Pittsburgh Pirates: While a few names have been mentioned here as a possibility for the first overall pick, the two most prominent have been Rice University third baseman Anthony Rendon and UCLA righthander Gerrit Cole. Rendon’s offensive numbers have take a hit this year due in part to a shoulder injury, but there’s another factor in play as well; new bats. Gone are the pure aluminum models, replaced by a composite material designed to reduce the “spring” effect. While Rendon’s numbers are down, so are everyone else’s, but one thing to note; Rendon led the NCAA in walks and OBP.
Cole made news recently when he went through a stretch where he allowed eighteen runs in eighteen and a third innings. Over the weekend, two Pittsburgh Post-Gazette writers; Bill Brink and Dejan Kovacevic, both have written articles claiming the Pirates have settled on Cole. But, as I mentioned earlier, things can change right up until the draft, and Cole getting lit up on Friday night didn’t do anything to help his case.
Fun fact; the Pirates have taken pitchers the last two times they’ve held the first overall pick, going with Bryan Bullington and Kris Benson.
Pick: Anthony Rendon. The Pirates picked up three potential studs last year, Jameson Taillon, Stetson Allie and international signee Luis Heredia. So far, the Pedro Alvarez pick hasn’t worked out (told you so), and even if he somehow does become a productive player, it will be as a first baseman. Choosing Rendon will accelerate the move.
Seattle Mariners: What is known for sure is the Mariners will take a position player here; the unknown is who it will be. General Manager Jack Zdurencik is a big fan of Bubba Starling, but there are some in the scouting department who feel otherwise. A name which has come up recently, especially after a solid private workout last Thursday, is Miami high school shortstop Francisco Lindor. A Puerto Rican native, Lindor should remain at shortstop at the ML level and be a solid, top of the order hitter. And, if you remember, the Mariners didn’t do so bad the last time they selected a high school shortstop in the first round. That said, Jack Z. comes from a scouting and development background and if his word is the final one, then Starling will be the pick. Obviously, if Cole does go number one, then Rendon goes here.
Pick: Derek “Bubba” Starling
Arizona Diamondbacks: The DBacks have been strong on University of Virginia lefthander Danny Hultzen, but he recently came out with a $13 million contract demand. Hultzen’s major league ceiling is as a number three starter, and with an arm angle eerily similar to Billy Wagner, there’s additional cause for concern. Hultzen didn’t help himself during his last two starts, struggling to reach 90 on the gun and with his command.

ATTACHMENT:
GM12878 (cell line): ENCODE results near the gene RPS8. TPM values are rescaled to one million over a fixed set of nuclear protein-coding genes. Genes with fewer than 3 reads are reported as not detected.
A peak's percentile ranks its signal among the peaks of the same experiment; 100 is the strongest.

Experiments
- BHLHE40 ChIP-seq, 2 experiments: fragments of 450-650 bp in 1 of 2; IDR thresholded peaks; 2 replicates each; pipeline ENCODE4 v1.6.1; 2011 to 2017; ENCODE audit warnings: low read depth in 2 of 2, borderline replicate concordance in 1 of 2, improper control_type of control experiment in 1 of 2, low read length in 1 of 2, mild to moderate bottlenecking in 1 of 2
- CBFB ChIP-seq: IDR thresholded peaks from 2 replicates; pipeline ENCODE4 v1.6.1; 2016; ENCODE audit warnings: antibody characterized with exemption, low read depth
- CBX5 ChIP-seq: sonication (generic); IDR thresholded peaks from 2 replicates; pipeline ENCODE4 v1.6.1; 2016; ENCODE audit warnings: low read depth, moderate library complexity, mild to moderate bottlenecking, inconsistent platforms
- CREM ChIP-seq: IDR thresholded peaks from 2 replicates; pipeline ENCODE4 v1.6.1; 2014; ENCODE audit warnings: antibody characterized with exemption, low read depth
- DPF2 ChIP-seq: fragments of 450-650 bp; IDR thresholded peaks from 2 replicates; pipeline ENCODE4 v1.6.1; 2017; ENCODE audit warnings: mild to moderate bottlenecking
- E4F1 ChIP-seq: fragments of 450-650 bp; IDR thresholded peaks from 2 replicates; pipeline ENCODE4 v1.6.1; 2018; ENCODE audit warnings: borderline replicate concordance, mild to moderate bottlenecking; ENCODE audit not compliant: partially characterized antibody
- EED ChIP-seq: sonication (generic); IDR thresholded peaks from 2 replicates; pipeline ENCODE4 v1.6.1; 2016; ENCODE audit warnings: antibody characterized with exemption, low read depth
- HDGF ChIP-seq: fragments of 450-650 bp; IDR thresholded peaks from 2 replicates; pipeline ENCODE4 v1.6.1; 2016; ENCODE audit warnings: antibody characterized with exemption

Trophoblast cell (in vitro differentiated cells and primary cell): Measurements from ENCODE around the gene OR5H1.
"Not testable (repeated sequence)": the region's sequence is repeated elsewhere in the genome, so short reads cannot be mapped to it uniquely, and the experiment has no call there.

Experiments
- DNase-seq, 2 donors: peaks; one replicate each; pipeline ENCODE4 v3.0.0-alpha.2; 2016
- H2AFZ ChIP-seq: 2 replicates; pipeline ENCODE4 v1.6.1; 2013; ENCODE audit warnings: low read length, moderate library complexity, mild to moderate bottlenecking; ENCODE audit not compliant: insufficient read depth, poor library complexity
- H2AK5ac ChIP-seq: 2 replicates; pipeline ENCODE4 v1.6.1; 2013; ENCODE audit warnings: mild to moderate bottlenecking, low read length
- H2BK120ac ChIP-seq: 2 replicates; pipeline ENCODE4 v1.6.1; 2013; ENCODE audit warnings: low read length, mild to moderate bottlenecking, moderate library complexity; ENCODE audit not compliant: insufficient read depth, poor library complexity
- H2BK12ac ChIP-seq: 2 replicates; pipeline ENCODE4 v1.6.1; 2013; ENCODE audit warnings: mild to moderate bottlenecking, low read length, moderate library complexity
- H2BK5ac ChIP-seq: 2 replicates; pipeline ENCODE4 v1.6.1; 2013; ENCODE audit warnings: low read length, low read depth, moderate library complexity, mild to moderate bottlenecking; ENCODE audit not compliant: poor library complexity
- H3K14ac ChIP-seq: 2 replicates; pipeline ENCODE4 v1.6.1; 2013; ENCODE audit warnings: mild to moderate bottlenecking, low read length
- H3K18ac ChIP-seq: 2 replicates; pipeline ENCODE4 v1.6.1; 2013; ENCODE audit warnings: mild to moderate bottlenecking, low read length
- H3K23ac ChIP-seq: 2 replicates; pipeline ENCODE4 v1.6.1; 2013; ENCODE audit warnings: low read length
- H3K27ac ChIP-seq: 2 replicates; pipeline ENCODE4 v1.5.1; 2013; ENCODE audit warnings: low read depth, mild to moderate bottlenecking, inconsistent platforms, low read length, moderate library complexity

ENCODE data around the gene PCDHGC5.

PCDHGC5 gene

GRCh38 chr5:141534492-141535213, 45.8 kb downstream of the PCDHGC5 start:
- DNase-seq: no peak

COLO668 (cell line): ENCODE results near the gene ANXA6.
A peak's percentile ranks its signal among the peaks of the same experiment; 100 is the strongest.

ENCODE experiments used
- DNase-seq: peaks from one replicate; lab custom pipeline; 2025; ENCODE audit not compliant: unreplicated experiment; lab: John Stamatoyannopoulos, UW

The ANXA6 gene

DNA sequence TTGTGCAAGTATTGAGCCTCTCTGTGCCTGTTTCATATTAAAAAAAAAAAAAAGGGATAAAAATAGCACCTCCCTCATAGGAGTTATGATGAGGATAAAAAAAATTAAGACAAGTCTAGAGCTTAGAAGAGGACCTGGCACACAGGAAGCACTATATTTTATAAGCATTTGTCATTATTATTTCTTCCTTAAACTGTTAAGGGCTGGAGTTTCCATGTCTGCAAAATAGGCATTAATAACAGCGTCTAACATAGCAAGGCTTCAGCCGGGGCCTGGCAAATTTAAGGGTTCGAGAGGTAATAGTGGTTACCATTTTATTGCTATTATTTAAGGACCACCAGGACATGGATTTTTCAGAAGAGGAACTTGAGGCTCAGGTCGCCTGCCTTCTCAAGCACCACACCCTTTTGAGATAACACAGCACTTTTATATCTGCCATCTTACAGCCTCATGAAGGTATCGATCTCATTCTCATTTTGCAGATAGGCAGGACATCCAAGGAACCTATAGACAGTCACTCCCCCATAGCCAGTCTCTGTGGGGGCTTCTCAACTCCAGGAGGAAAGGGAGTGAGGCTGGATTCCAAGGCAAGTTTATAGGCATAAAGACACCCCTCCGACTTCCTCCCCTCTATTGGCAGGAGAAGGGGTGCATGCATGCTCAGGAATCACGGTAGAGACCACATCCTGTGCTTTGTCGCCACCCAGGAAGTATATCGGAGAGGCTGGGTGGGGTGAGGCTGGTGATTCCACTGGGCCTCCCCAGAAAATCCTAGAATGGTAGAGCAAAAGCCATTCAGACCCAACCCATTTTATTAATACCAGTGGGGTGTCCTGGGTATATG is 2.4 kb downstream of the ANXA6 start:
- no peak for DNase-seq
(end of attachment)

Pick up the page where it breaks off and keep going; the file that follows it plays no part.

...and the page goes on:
UCLA righthander Trevor Bauer came out last week and welcomed the opportunity to pitch in Arizona, so I think they’ll make it happen. Bauer’s outpitched his more well known teammate Cole this year, and while his delivery is also somewhat unorthodox, it’s mechanically sound.
Pick: Trevor Bauer
Baltimore Orioles: If all goes to plan, the Orioles will be holding the ultimate poker hand; four aces. Between Cole, Hultzen, Dylan Bundy and Archie Bradley, it will be almost unthinkable they could screw up this pick. But as they’ve shown before, selecting someone strictly on signability isn’t outside the box. Rumors have picked up over the past few days they’re considering Bradley. The top prep pitcher heading into this year, he’s taken a back seat to Bundy, although Bradley did beat him recently in an Oklahoma state tournament game. The concern with Bradley is signability; he has a dual sport committment to Oklahoma to play baseball and quarterback, but the fact his name has come up as a possiblity may mean he’s not as determined to go to college as may have been thought.
With his older brother already in the system, one could believe Dylan may take less to sign with Baltimore. But seeing he’s already floated around a $30 contract offer, then again, maybe not.
Pick: Some have said he is the best player in the draft, regardless of age or position. Hard to see him falling any further. Dylan Bundy.